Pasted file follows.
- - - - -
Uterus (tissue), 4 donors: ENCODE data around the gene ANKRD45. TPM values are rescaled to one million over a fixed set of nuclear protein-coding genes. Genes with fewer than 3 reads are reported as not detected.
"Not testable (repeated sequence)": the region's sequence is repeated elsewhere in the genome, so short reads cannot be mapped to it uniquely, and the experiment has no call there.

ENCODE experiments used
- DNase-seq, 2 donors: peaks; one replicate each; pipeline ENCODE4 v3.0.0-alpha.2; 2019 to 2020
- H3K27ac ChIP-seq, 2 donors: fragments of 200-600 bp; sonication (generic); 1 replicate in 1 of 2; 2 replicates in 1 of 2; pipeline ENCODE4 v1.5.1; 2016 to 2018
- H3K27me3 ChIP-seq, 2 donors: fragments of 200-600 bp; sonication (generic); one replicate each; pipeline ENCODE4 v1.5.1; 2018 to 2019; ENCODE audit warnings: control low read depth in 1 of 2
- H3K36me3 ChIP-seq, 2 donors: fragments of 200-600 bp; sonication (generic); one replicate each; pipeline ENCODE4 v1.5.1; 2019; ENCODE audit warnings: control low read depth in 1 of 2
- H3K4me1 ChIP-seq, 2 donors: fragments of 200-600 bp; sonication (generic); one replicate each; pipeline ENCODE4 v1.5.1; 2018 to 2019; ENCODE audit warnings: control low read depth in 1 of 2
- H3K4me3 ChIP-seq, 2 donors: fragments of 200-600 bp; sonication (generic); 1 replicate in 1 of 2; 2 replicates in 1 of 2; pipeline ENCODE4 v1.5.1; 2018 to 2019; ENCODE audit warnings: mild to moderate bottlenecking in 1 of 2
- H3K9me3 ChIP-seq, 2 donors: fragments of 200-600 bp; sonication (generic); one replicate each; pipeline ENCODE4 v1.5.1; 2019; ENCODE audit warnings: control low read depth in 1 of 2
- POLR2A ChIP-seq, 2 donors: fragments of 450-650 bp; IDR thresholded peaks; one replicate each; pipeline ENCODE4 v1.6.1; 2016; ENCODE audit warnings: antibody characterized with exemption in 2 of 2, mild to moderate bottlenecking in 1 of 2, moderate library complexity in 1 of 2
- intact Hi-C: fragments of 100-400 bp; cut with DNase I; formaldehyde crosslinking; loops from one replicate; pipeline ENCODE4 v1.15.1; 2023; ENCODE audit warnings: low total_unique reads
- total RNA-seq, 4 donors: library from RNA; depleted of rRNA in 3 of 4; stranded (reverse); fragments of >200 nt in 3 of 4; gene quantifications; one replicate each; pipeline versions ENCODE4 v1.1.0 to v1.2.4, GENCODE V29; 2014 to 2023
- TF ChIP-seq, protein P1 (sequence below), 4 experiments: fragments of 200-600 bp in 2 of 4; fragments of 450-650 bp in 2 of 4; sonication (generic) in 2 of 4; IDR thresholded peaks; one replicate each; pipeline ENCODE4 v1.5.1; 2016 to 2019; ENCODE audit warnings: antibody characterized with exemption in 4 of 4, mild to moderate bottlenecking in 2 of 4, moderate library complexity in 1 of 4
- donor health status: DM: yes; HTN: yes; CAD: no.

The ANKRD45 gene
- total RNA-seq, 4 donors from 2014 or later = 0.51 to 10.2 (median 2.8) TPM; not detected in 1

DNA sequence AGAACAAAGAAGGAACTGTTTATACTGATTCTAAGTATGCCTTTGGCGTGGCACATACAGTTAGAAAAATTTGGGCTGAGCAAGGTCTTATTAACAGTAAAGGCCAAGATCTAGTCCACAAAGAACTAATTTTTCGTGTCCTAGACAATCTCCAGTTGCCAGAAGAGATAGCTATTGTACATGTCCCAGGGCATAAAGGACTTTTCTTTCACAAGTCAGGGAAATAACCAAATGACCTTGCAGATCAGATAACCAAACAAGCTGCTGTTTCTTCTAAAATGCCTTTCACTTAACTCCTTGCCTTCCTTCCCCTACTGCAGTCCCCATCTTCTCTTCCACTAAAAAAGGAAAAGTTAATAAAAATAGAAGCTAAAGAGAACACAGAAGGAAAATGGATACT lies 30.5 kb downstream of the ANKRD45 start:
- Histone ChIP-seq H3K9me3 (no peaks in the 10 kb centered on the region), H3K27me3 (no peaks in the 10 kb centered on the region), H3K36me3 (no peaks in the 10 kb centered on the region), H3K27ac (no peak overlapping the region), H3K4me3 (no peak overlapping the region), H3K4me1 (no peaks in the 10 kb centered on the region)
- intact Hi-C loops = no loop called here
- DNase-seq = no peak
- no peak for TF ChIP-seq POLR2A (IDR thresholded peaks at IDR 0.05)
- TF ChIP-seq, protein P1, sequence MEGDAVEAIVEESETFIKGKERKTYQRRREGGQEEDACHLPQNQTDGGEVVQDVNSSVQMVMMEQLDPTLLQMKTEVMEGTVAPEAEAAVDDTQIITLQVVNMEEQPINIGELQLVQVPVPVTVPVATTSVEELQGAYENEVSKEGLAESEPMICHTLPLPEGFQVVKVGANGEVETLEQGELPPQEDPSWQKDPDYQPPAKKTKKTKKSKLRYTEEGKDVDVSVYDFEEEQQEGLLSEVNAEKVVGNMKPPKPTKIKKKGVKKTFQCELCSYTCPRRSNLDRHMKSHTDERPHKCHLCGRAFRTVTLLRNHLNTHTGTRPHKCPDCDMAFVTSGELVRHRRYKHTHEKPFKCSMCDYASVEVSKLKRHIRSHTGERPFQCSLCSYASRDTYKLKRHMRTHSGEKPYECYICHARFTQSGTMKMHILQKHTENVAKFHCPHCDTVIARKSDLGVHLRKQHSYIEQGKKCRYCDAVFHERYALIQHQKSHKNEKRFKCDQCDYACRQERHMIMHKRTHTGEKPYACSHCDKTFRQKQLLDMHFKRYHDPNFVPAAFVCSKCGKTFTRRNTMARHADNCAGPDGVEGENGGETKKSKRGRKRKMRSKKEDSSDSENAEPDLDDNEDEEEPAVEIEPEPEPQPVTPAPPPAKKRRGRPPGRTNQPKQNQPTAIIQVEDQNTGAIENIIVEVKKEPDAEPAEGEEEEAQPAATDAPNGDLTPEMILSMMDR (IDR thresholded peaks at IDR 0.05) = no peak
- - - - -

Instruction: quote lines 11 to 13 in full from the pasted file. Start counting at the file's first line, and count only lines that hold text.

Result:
- POLR2A ChIP-seq, 2 donors: fragments of 450-650 bp; IDR thresholded peaks; one replicate each; pipeline ENCODE4 v1.6.1; 2016; ENCODE audit warnings: antibody characterized with exemption in 2 of 2, mild to moderate bottlenecking in 1 of 2, moderate library complexity in 1 of 2
- intact Hi-C: fragments of 100-400 bp; cut with DNase I; formaldehyde crosslinking; loops from one replicate; pipeline ENCODE4 v1.15.1; 2023; ENCODE audit warnings: low total_unique reads
- total RNA-seq, 4 donors: library from RNA; depleted of rRNA in 3 of 4; stranded (reverse); fragments of >200 nt in 3 of 4; gene quantifications; one replicate each; pipeline versions ENCODE4 v1.1.0 to v1.2.4, GENCODE V29; 2014 to 2023